Just a thought… From every wound there is a scar, and every scar tells a story. A story that says “I have survived.” Turn your wounds into wisdom. [Craig Scott]
I’d like to begin today with a heartfelt Passover wish for those who are celebrating, but especially to folks who are missing beloved family at their table tonight. I’m hearing of Seders being held via Zoom and wish all a chag Pesach samech.
In this corner of the world, the lovely food exchange continues: yesterday, as delivered fresh homemade turkey noodle vegetable soup to two separate sets of friends in Sidney, plus another container for our elderly neighbours next door. The gorgeous daffodils you’ll see below are from that couple – such a beautiful exchange!
I’ll confess to a shiver of dread when, after I’d dropped it off before a dog walk, I saw an ambulance pass slowly through our neighbourhood when we returned. Honestly, my cooking is not lethal.
The soup was pretty awesome and what’s best about it is sharing it. Because that’s what they’ve done for us, whether it was meals in BC (before coronavirus), dinners delivered or picking up groceries. How I love being able at least to pop out and drop off, have a quick top-down drive in the MINI and come back safe and sound.
I did share something a few weeks back on a Facebook Live chat with Kevin Frankish that I’ve been regretting ever since. Deeply regretting. Like keeping-me-awake-at-night regretting. So, I’m going to go back to my Catholic roots (as opposed to the dark ones I’m seeing daily in the mirror) and confess, hoping that whoever listens above us or reads here below will hear me.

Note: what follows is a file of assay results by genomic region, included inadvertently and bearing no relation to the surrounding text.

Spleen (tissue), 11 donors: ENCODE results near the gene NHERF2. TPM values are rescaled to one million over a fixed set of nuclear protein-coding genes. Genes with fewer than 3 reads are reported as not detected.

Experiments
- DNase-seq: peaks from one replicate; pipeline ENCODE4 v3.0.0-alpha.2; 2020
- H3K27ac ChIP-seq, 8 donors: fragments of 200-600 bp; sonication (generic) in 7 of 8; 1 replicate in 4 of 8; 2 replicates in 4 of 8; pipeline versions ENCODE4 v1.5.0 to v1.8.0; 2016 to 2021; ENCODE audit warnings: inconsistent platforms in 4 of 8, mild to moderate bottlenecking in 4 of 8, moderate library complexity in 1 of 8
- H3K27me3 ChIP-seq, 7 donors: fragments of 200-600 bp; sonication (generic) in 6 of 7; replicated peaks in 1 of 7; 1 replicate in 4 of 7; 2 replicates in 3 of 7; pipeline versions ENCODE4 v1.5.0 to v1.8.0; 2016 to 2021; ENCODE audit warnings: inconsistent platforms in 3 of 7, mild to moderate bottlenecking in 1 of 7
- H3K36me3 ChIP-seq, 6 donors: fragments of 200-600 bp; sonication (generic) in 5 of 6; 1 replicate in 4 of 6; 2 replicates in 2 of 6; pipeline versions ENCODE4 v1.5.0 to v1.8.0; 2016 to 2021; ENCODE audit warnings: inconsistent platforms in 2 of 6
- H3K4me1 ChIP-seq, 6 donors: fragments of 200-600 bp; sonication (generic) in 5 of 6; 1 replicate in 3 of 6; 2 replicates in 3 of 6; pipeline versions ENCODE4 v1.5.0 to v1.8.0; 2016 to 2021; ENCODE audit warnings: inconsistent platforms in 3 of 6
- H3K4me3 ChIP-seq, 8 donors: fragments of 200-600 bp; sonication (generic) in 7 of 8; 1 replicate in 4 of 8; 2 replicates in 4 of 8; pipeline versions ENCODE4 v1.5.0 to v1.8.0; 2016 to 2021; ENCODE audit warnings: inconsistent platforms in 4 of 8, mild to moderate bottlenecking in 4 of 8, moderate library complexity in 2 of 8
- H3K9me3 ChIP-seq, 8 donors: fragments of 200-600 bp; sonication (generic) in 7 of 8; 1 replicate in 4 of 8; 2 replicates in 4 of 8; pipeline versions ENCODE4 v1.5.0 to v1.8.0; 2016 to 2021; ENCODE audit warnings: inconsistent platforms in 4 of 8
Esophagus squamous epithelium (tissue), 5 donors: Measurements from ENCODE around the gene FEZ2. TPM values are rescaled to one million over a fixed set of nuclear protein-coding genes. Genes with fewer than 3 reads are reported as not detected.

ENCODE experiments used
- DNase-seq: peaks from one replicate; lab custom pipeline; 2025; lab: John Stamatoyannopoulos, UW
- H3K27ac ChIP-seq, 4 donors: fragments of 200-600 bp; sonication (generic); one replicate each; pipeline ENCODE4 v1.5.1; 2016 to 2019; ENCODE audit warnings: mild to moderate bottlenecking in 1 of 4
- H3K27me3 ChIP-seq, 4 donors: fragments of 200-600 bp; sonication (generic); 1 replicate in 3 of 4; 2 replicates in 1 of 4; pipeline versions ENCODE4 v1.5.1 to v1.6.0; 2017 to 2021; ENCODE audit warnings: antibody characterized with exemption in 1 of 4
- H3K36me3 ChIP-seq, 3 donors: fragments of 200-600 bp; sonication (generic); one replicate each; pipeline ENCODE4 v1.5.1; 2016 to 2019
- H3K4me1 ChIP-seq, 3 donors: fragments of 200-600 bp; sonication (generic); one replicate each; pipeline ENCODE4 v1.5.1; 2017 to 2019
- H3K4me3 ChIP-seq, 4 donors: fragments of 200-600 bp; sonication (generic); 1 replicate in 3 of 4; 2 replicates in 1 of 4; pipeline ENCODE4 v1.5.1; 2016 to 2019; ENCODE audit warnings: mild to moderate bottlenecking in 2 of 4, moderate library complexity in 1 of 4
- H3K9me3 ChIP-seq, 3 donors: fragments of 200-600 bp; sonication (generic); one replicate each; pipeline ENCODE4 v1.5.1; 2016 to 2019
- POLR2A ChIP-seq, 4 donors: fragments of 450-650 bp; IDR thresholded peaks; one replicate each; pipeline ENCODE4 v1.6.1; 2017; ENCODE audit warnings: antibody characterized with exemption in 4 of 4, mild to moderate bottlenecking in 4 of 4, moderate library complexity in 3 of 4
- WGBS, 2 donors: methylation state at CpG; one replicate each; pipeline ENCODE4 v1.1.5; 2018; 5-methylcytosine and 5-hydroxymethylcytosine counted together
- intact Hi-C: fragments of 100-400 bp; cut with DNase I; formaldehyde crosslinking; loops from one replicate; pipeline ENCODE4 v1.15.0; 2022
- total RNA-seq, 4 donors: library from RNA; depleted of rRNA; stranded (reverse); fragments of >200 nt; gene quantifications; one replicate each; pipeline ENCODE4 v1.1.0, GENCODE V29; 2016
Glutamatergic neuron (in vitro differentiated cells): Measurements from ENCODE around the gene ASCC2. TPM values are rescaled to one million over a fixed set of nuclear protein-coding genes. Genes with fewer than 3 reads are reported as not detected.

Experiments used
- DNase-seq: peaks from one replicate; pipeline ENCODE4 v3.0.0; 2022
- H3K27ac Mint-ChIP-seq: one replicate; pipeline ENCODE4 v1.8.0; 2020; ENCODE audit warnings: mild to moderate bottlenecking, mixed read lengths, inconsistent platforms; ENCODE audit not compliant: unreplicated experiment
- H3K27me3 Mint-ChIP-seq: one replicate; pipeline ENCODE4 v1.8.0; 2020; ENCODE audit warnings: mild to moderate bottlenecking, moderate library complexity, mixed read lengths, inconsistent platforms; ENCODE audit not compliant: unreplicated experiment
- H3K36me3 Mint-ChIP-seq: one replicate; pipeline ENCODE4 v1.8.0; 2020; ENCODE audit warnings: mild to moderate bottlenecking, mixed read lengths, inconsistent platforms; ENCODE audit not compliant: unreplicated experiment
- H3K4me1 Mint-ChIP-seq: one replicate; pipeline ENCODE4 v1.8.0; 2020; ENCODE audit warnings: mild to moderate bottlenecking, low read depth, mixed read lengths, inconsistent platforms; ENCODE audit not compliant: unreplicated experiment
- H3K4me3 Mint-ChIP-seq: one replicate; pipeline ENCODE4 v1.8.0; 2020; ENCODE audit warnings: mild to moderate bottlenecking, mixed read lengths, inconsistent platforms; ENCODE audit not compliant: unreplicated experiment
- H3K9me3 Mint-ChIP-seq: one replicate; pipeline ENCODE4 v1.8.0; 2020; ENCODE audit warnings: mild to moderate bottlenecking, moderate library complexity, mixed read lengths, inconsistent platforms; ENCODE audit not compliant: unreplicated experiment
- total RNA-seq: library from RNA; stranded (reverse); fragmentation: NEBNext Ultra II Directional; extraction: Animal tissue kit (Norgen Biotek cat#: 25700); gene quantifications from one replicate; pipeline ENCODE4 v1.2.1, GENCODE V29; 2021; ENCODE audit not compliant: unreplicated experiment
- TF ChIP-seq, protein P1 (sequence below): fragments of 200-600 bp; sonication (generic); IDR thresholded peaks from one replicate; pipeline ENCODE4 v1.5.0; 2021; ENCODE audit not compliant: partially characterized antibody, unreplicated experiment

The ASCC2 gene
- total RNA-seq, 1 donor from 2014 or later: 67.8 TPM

Kevin Frankish and I were talking about – what else – the COVID-19 virus and the anxiety that it’s causing. I admitted to being as anxious as everyone else, but then I said, “I’m not afraid of dying; it means I’ll see our daughter.” At the time, I meant that. I really am not afraid of death if it reunites our souls.
But this past weekend, as our hearts leapt at the joys of sharing Facetime with our Ottawa family and opening a card they’d sent; as we basked for hours in the sweet pleasure those moments brought, I was hit upside the head with a revelation. No, I do not want to go.
I don’t want to catch a virus, get hit by one of the few buses running these days, or fall down the stairs after tripping on a dog toy. I want to stay around for a while. I can’t leave Colin and miss seeing who this beautiful, funny, sensitive boy grows up to be. I can’t reneg on a promise that we made to watch over him and make sure he becomes the man Lauren would have been proud of, something of which we’re already assured in the steady loving hands of Phil and Brooke. And little Jane’s journey is just beginning!
I’m not sure what made me say what I did; a false bravado, perhaps, or a bit of a fatalistic whim that I’d been pondering for days and then said aloud?
Because I did say those words to someone other than Rob, and I realized partway through the time with Kevin that, yes, our family in Ottawa was watching, those words just sounded wrong. Flat-out wrong.
I want to be here for them – and I know that Lauren will wait. After all, a lifetime here on earth is hardly but a blink of an eye in the universe. And besides, I have an inauguration to watch in January.
You didn’t think I’d forgotten that thing, did you?
Tomorrow: got afternoon plans? I thought not. Come back here to find out what’s in store.